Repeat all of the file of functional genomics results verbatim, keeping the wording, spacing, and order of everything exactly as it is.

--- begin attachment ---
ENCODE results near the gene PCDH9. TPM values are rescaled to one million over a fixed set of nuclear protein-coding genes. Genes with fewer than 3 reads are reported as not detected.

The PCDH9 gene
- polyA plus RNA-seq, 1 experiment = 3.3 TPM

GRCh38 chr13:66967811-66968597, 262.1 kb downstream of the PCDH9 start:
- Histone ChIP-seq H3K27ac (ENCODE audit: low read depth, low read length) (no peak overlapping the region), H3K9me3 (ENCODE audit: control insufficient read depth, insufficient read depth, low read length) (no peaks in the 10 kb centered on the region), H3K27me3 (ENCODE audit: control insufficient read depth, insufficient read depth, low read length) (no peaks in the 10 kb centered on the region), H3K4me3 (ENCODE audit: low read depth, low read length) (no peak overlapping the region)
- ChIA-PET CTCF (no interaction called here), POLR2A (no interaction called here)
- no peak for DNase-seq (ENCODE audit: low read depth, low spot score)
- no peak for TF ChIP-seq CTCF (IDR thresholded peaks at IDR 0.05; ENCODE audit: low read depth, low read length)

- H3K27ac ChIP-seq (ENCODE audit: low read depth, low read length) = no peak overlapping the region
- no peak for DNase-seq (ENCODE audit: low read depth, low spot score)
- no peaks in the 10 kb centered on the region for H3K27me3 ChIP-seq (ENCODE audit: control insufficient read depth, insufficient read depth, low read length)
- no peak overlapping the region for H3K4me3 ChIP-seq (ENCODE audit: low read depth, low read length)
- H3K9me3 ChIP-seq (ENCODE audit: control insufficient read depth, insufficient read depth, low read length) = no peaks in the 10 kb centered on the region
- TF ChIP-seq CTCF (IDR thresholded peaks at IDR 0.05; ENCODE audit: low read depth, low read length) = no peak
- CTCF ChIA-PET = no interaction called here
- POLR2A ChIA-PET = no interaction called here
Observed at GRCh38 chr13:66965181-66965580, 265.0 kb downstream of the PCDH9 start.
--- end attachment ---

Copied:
ENCODE results near the gene PCDH9. TPM values are rescaled to one million over a fixed set of nuclear protein-coding genes. Genes with fewer than 3 reads are reported as not detected.

The PCDH9 gene
- polyA plus RNA-seq, 1 experiment = 3.3 TPM

GRCh38 chr13:66967811-66968597, 262.1 kb downstream of the PCDH9 start:
- Histone ChIP-seq H3K27ac (ENCODE audit: low read depth, low read length) (no peak overlapping the region), H3K9me3 (ENCODE audit: control insufficient read depth, insufficient read depth, low read length) (no peaks in the 10 kb centered on the region), H3K27me3 (ENCODE audit: control insufficient read depth, insufficient read depth, low read length) (no peaks in the 10 kb centered on the region), H3K4me3 (ENCODE audit: low read depth, low read length) (no peak overlapping the region)
- ChIA-PET CTCF (no interaction called here), POLR2A (no interaction called here)
- no peak for DNase-seq (ENCODE audit: low read depth, low spot score)
- no peak for TF ChIP-seq CTCF (IDR thresholded peaks at IDR 0.05; ENCODE audit: low read depth, low read length)

- H3K27ac ChIP-seq (ENCODE audit: low read depth, low read length) = no peak overlapping the region
- no peak for DNase-seq (ENCODE audit: low read depth, low spot score)
- no peaks in the 10 kb centered on the region for H3K27me3 ChIP-seq (ENCODE audit: control insufficient read depth, insufficient read depth, low read length)
- no peak overlapping the region for H3K4me3 ChIP-seq (ENCODE audit: low read depth, low read length)
- H3K9me3 ChIP-seq (ENCODE audit: control insufficient read depth, insufficient read depth, low read length) = no peaks in the 10 kb centered on the region
- TF ChIP-seq CTCF (IDR thresholded peaks at IDR 0.05; ENCODE audit: low read depth, low read length) = no peak
- CTCF ChIA-PET = no interaction called here
- POLR2A ChIA-PET = no interaction called here
Observed at GRCh38 chr13:66965181-66965580, 265.0 kb downstream of the PCDH9 start.